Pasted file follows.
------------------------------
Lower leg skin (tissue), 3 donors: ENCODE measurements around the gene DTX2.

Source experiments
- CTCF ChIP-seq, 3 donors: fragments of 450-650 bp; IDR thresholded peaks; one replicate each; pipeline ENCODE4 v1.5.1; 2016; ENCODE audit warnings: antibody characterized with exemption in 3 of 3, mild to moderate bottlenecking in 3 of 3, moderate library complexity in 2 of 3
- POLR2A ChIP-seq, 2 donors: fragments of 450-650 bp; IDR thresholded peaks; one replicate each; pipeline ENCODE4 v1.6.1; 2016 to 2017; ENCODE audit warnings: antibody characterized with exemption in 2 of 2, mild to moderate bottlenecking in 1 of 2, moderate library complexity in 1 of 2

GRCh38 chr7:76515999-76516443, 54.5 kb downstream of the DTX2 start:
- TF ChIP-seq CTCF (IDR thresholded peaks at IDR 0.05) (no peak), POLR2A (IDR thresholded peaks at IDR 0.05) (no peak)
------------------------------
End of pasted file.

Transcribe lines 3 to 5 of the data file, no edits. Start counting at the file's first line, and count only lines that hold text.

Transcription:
- CTCF ChIP-seq, 3 donors: fragments of 450-650 bp; IDR thresholded peaks; one replicate each; pipeline ENCODE4 v1.5.1; 2016; ENCODE audit warnings: antibody characterized with exemption in 3 of 3, mild to moderate bottlenecking in 3 of 3, moderate library complexity in 2 of 3
- POLR2A ChIP-seq, 2 donors: fragments of 450-650 bp; IDR thresholded peaks; one replicate each; pipeline ENCODE4 v1.6.1; 2016 to 2017; ENCODE audit warnings: antibody characterized with exemption in 2 of 2, mild to moderate bottlenecking in 1 of 2, moderate library complexity in 1 of 2

GRCh38 chr7:76515999-76516443, 54.5 kb downstream of the DTX2 start: